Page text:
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Author Notes:

Correspondence. Alysa E. Doyle, MGH Center for Human Genetic Research, 185 Cambridge Street, Simches 6240, Boston, MA 02114, USA; doylea@helix.mgh.harvard.edu

The authors wish to thank Pieter Vuijk for his comments on this manuscript. Author R.P. consults to or serves on scientific advisory boards for Genomind, Healthrageous, Pamlab, Perfect Health, Pfizer, Proteus Biomedical, Psybrain, and RIDVentures.

The author’s institution is seeking a patent for the use of sodium-hydrogen exchange inhibitors in the treatment of ADHD.

Author J.S. serves on the scientific advisory board of PsyBrain.

Dr. Seidman reports no competing interests.

All other authors declare that they have no competing or potential conflicts of interests.

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Research Funding:

This research was supported in part by the Stanley Center for Psychiatric Research and R03 MH106862 (to A.E.D.), an American University faculty research support grant (to L.M.M.), and the David Judah Foundation (to A.E.D. and E.B.B.).

The author receives royalties from UBC, a Medco subsidiary.

In the past year, author S.F. received consulting income, travel expenses and/or research support from Akili Interactive Labs, Alcobra, VAYA Pharma, and SynapDx and research support from the National Institutes of Health (NIH).

The author receives royalties from books published by Guilford Press: Straight Talk about Your Child’s Mental Health and Oxford University Press: Schizophrenia: The Facts.

The author receives support from NIMH, the Massachusetts Department of Mental Health, and the Sidney R. Baer, Jr. Foundation.

Keywords:

  • executive functions
  • mania
  • psychosis
  • social responsiveness
  • cross-disorder
  • dimensional traits

Extending the ‘cross-disorder’ relevance of executive functions to dimensional neuropsychiatric traits in youth

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Journal Title:

Journal of Child Psychology and Psychiatry

Volume:

Volume 57, Number 4

Publisher:

, Pages 462-471

Type of Work:

Article | Post-print: After Peer Review

Abstract:

Background Evidence that different neuropsychiatric conditions share genetic liability has increased interest in phenotypes with ‘cross-disorder’ relevance, as they may contribute to revised models of psychopathology. Cognition is a promising construct for study; yet, evidence that the same cognitive functions are impaired across different forms of psychopathology comes primarily from separate studies of individual categorical diagnoses versus controls. Given growing support for dimensional models that cut across traditional diagnostic boundaries, we aimed to determine, within a single cohort, whether performance on measures of executive functions (EFs) predicted dimensions of different psychopathological conditions known to share genetic liability. Methods Data are from 393 participants, ages 8 to 17, consecutively enrolled in the Longitudinal Study of Genetic Influences on Cognition (LOGIC). This project is conducting deep phenotyping and genomic analyses in youth referred for neuropsychiatric evaluation. Using structural equation modeling, we examined whether EFs predicted variation in core dimensions of autism spectrum disorder, bipolar illness and schizophrenia, including social responsiveness, mania/emotion regulation, and positive symptoms of psychosis, respectively. Results We modeled three cognitive factors (working memory, shifting, and executive processing speed) that loaded on a second-order EF factor. The EF factor predicted variation in our three target traits but not in a negative control (somatization). Moreover, this EF factor was primarily associated with the overlapping (rather than unique) variance across the three outcome measures, suggesting it related to a general increase in psychopathology symptoms across those dimensions. Conclusions Findings extend support for the relevance of cognition to neuropsychiatric conditions that share underlying genetic risk. They suggest that higher-order cognition, including EFs, relate to the dimensional spectrum of each of these disorders and not just the clinical diagnoses. Moreover, results have implications for bottom-up models linking genes, cognition, and a general psychopathology liability.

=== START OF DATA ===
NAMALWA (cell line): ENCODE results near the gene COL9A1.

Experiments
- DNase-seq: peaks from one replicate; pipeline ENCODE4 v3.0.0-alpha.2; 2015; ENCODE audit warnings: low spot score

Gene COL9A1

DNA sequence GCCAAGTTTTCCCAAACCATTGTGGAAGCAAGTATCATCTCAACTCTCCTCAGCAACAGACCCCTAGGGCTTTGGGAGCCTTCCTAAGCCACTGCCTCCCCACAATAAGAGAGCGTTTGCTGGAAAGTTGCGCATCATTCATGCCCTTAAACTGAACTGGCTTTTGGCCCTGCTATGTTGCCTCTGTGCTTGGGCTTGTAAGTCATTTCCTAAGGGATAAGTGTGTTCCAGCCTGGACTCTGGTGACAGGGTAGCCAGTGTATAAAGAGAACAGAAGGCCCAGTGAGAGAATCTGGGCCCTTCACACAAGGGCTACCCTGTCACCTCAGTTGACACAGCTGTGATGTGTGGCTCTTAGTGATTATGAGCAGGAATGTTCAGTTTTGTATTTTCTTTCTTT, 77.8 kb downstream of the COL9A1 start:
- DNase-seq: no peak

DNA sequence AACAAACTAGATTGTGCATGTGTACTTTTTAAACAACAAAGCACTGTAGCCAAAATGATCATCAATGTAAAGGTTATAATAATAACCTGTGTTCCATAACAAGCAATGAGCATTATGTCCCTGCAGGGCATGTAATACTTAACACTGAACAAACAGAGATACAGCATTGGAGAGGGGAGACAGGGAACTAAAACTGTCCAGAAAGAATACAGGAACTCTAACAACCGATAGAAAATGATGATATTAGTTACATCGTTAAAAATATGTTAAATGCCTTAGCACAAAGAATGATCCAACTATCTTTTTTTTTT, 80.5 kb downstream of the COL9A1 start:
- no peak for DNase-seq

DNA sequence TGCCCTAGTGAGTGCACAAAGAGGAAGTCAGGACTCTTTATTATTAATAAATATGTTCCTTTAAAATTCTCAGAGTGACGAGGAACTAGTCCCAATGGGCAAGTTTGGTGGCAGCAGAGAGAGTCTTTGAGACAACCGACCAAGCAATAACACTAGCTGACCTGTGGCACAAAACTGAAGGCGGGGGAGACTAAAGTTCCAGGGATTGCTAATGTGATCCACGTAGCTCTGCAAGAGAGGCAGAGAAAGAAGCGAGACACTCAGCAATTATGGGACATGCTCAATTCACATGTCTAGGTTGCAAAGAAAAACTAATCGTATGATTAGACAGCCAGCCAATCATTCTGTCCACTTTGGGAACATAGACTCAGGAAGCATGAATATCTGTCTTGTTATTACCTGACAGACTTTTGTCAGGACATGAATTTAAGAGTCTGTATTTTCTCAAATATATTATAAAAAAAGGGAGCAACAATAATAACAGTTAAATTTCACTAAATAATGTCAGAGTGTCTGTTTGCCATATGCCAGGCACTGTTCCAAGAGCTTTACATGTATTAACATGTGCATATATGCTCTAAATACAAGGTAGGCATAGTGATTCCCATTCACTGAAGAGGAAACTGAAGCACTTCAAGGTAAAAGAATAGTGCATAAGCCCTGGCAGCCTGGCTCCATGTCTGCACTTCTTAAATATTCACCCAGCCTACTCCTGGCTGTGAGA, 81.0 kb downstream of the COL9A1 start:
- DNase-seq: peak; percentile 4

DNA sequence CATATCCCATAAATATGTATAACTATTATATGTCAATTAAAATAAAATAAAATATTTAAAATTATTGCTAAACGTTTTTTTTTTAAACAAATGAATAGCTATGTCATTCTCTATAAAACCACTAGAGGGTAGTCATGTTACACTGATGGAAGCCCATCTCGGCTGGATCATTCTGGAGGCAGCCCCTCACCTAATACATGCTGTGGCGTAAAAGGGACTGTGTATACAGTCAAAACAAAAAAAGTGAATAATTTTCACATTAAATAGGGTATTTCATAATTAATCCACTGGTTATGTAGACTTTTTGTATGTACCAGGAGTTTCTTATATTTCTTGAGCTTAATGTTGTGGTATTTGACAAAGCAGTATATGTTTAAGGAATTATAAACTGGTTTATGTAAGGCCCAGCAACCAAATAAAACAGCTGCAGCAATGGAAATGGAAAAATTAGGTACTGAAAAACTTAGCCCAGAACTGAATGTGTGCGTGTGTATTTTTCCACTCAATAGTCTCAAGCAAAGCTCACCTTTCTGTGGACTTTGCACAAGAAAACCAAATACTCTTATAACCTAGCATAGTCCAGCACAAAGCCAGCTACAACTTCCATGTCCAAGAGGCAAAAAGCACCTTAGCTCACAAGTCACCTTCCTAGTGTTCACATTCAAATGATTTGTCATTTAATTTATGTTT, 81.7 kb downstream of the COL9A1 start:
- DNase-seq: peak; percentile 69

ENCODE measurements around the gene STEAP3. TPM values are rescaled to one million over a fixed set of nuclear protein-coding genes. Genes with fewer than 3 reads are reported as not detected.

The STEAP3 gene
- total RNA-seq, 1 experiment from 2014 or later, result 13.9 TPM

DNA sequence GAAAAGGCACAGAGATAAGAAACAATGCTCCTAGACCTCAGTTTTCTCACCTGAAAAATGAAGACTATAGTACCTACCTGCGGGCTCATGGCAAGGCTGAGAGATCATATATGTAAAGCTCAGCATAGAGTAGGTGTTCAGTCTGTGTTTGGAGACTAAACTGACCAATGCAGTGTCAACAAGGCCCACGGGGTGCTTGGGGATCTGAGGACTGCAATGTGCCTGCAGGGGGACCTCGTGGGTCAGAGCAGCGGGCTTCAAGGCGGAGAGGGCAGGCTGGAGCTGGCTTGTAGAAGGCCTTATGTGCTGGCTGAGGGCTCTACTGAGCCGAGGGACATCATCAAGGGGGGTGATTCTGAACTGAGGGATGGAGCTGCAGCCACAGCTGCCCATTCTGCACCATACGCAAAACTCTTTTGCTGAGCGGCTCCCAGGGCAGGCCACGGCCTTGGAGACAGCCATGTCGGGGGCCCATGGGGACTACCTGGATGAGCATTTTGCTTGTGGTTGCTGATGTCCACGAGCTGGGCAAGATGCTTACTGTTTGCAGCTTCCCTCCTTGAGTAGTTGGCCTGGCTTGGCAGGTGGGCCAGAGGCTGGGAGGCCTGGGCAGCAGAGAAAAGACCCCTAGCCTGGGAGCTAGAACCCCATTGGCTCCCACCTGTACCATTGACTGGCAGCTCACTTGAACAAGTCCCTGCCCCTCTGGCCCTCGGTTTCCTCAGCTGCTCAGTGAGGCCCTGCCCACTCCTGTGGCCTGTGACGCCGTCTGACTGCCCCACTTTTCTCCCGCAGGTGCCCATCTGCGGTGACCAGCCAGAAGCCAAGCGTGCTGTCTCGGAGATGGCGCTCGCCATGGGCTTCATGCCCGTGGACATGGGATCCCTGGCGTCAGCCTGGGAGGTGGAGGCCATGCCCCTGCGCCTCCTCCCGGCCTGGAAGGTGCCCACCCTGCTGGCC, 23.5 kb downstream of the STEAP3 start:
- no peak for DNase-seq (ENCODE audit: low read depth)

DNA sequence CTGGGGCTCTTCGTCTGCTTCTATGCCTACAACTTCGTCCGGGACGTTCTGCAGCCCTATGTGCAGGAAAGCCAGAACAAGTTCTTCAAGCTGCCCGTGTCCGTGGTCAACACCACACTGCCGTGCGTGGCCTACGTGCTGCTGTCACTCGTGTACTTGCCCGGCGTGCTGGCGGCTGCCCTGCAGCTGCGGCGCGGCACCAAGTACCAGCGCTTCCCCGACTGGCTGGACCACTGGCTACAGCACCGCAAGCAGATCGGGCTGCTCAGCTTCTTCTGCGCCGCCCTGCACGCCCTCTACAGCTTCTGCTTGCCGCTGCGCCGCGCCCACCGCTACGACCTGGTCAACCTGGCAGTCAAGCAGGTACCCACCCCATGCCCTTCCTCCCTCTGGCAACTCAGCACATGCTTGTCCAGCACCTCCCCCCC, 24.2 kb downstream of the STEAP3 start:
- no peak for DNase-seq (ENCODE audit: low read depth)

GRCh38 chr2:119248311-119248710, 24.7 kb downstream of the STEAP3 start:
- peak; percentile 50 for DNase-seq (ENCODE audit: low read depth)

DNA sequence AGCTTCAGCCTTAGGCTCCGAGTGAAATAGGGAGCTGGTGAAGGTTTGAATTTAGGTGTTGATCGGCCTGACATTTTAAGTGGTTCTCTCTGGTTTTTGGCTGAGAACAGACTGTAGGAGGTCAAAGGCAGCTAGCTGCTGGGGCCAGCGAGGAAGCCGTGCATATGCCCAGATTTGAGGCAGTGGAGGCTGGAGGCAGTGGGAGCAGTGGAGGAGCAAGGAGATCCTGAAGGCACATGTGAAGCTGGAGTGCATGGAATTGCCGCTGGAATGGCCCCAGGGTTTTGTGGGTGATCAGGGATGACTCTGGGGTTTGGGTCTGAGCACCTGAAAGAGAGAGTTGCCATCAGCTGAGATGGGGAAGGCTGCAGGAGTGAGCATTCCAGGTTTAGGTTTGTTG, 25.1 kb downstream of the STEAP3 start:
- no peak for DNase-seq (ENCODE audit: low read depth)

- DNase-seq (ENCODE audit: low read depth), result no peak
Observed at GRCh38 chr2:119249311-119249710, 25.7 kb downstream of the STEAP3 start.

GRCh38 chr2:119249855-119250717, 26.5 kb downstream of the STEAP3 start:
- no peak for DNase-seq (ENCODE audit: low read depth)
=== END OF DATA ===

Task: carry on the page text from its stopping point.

Copyright information:

© 2015 Association for Child and Adolescent Mental Health

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